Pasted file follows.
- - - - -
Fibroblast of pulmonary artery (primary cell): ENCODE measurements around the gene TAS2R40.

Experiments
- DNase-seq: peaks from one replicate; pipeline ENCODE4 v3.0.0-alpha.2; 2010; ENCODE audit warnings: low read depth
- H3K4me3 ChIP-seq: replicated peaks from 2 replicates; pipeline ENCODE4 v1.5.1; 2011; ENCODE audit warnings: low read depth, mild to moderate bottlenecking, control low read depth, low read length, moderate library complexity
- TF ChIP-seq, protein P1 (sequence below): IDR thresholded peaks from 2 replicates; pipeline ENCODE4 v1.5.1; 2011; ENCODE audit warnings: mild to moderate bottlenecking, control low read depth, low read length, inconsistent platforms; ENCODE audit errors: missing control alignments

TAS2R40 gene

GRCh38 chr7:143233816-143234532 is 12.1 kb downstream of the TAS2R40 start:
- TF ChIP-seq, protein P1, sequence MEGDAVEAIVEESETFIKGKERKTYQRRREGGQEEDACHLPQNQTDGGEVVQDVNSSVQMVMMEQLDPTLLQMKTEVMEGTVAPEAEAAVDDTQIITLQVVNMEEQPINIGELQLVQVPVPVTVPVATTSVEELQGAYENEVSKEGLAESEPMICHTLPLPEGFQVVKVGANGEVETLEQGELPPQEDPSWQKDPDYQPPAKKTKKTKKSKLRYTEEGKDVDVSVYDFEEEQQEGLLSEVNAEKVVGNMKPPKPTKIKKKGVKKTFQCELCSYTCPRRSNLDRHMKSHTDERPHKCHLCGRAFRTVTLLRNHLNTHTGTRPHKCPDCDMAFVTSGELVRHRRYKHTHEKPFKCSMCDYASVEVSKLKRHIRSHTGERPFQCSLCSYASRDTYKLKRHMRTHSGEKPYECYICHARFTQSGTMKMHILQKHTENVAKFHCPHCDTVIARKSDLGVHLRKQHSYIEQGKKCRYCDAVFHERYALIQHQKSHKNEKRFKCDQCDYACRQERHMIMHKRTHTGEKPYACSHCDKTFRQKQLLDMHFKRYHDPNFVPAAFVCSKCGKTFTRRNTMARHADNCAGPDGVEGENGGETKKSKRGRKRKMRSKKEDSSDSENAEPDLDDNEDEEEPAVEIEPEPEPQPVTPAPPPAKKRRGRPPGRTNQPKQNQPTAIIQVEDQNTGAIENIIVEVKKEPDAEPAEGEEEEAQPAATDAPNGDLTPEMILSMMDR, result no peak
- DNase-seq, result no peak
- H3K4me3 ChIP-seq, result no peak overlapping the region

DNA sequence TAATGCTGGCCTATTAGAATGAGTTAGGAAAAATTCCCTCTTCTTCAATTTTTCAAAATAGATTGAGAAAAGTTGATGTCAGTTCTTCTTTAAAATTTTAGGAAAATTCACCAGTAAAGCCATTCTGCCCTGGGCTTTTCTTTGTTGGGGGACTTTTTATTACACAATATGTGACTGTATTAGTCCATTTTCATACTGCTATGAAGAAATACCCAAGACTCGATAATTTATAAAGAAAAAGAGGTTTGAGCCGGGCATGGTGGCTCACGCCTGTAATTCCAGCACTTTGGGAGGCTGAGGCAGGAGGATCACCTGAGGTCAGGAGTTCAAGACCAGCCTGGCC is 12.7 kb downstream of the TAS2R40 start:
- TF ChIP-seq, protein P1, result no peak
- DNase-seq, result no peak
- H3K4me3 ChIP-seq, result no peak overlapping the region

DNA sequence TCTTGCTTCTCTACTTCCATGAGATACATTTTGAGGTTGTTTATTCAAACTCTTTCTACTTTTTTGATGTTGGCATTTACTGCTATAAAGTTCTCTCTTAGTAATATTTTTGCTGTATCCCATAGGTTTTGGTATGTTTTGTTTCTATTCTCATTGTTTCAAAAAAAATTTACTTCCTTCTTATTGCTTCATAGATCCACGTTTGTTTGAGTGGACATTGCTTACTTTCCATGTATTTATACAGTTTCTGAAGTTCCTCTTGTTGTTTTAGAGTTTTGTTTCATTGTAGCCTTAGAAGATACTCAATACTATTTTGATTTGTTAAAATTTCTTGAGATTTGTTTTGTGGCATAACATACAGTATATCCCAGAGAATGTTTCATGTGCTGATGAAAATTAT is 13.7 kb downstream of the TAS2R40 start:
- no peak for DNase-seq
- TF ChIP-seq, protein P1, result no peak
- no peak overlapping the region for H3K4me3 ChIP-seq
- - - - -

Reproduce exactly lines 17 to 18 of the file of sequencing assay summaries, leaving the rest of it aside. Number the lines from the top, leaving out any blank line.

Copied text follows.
- TF ChIP-seq, protein P1, result no peak
- no peak overlapping the region for H3K4me3 ChIP-seq